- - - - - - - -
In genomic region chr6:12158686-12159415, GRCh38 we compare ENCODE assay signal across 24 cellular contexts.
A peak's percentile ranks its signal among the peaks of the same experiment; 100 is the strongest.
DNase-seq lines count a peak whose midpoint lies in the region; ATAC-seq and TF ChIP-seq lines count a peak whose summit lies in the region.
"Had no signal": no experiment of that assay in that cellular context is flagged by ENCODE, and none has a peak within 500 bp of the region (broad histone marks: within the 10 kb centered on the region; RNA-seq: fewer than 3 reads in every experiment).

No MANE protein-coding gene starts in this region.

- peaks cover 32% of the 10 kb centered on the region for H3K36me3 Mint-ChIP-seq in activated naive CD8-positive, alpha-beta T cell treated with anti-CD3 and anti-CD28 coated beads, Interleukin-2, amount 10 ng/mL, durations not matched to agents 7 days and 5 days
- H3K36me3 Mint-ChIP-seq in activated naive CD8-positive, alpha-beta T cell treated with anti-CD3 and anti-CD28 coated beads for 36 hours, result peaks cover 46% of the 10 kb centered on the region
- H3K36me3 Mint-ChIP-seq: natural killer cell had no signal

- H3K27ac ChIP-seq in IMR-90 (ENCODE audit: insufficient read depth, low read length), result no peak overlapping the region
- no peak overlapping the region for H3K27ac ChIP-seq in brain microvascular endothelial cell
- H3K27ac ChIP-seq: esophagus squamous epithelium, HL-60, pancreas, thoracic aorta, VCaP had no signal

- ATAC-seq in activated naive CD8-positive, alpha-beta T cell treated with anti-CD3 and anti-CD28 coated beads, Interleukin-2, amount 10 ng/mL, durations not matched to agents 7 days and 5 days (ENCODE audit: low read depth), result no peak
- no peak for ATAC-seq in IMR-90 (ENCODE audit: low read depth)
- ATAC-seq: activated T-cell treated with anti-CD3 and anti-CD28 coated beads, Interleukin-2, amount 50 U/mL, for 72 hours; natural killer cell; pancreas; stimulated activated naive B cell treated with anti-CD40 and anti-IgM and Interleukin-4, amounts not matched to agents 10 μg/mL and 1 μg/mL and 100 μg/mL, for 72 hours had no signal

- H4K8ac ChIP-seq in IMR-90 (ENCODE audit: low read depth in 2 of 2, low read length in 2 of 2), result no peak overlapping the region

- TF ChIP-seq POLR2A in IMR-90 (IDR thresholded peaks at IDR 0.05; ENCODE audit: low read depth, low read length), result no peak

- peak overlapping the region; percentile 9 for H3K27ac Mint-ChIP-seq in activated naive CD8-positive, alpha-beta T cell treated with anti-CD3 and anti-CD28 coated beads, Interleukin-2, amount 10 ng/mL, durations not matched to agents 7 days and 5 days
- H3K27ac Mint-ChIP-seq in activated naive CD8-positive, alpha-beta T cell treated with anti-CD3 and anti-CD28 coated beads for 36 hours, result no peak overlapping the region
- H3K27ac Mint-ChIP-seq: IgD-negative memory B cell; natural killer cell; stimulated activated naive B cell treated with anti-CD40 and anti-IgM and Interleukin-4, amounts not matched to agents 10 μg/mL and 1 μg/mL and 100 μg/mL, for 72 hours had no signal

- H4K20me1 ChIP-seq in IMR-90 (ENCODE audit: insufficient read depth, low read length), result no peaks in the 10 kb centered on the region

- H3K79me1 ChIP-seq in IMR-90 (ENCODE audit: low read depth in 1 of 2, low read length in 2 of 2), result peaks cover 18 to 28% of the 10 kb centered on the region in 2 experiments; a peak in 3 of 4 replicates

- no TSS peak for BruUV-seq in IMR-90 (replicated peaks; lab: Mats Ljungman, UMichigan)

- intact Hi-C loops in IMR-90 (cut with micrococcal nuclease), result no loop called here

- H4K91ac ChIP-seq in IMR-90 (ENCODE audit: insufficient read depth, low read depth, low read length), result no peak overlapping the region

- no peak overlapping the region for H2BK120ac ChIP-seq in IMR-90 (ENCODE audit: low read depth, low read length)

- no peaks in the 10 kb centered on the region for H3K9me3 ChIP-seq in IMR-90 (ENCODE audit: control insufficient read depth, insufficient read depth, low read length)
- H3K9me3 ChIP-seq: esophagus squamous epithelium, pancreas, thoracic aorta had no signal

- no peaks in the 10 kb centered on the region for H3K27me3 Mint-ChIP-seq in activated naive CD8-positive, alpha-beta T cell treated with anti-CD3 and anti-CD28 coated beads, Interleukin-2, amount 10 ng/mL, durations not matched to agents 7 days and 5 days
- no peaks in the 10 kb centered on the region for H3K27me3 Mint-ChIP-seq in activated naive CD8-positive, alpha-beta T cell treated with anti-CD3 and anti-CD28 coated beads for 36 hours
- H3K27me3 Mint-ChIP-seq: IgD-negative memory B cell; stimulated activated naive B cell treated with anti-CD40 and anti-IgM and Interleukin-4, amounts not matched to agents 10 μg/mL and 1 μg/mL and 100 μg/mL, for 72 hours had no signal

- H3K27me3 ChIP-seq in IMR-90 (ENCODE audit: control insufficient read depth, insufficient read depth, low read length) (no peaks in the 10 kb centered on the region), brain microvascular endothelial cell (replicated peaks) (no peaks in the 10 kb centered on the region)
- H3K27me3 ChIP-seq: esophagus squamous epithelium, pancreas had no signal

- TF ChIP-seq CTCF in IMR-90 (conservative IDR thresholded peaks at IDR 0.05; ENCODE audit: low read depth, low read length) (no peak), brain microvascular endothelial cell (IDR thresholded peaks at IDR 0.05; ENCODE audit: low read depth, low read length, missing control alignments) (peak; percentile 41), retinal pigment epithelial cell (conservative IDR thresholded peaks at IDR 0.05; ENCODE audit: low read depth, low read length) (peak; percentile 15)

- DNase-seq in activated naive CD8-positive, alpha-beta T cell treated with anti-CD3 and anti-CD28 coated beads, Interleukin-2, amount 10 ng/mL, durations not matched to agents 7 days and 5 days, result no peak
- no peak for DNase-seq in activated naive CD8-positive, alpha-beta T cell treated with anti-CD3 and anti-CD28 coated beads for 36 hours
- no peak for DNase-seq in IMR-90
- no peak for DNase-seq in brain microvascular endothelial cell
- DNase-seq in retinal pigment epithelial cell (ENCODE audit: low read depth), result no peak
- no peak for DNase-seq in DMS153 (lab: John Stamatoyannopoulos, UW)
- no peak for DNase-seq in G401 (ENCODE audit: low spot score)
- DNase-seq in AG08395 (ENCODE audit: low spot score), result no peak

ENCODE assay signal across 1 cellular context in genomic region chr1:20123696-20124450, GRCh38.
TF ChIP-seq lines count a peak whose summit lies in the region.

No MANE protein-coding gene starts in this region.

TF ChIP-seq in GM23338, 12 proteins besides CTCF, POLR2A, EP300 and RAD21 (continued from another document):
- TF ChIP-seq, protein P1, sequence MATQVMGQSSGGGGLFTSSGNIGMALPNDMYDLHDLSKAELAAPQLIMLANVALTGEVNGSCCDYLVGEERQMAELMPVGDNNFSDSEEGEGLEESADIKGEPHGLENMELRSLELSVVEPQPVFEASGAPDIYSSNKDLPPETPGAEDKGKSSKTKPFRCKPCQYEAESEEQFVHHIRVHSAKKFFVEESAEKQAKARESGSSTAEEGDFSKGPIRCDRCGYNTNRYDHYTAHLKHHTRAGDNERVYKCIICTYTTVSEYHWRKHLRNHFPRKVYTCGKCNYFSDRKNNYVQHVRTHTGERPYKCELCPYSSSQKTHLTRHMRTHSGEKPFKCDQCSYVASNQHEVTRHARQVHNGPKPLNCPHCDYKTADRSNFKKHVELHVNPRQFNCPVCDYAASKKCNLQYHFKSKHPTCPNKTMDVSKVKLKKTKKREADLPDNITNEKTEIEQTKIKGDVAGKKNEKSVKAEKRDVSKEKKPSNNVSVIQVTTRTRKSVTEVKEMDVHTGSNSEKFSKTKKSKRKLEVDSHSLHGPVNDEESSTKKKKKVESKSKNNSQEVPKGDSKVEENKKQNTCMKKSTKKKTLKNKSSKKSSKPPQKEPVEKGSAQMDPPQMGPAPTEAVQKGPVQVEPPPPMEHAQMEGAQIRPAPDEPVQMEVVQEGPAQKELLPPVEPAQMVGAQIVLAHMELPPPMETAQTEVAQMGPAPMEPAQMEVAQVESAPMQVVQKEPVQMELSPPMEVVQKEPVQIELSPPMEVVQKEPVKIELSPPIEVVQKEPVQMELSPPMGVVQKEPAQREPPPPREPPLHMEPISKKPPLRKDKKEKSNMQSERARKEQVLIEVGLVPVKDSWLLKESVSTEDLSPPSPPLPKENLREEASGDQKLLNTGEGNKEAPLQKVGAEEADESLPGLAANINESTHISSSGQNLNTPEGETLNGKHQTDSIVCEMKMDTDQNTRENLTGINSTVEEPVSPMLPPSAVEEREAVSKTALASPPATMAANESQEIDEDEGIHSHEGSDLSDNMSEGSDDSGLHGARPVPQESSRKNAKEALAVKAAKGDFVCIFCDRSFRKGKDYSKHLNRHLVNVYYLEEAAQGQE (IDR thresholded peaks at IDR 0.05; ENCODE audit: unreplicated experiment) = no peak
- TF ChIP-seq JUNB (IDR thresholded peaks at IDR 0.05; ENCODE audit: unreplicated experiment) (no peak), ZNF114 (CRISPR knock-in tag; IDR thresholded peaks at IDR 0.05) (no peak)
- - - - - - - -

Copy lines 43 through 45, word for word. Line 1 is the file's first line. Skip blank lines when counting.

TF ChIP-seq lines count a peak whose summit lies in the region.

No MANE protein-coding gene starts in this region.

TF ChIP-seq in GM23338, 12 proteins besides CTCF, POLR2A, EP300 and RAD21 (continued from another document):